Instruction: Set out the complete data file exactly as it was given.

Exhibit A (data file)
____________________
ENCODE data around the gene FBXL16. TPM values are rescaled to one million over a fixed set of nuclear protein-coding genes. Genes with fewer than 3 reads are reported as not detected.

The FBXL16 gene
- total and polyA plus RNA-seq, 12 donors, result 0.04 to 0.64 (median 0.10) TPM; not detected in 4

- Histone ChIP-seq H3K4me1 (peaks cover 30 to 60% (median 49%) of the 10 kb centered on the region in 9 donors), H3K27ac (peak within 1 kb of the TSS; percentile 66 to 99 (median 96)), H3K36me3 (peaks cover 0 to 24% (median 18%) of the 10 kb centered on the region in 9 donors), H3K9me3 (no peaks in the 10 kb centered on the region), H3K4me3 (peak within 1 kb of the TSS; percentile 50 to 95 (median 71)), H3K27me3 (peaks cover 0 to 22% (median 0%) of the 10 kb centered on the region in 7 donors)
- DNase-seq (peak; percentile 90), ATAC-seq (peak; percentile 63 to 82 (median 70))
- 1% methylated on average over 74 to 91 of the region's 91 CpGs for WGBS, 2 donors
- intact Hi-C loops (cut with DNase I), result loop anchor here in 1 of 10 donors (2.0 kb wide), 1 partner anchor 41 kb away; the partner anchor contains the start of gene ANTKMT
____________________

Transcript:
ENCODE data around the gene FBXL16. TPM values are rescaled to one million over a fixed set of nuclear protein-coding genes. Genes with fewer than 3 reads are reported as not detected.

The FBXL16 gene
- total and polyA plus RNA-seq, 12 donors, result 0.04 to 0.64 (median 0.10) TPM; not detected in 4

- Histone ChIP-seq H3K4me1 (peaks cover 30 to 60% (median 49%) of the 10 kb centered on the region in 9 donors), H3K27ac (peak within 1 kb of the TSS; percentile 66 to 99 (median 96)), H3K36me3 (peaks cover 0 to 24% (median 18%) of the 10 kb centered on the region in 9 donors), H3K9me3 (no peaks in the 10 kb centered on the region), H3K4me3 (peak within 1 kb of the TSS; percentile 50 to 95 (median 71)), H3K27me3 (peaks cover 0 to 22% (median 0%) of the 10 kb centered on the region in 7 donors)
- DNase-seq (peak; percentile 90), ATAC-seq (peak; percentile 63 to 82 (median 70))
- 1% methylated on average over 74 to 91 of the region's 91 CpGs for WGBS, 2 donors
- intact Hi-C loops (cut with DNase I), result loop anchor here in 1 of 10 donors (2.0 kb wide), 1 partner anchor 41 kb away; the partner anchor contains the start of gene ANTKMT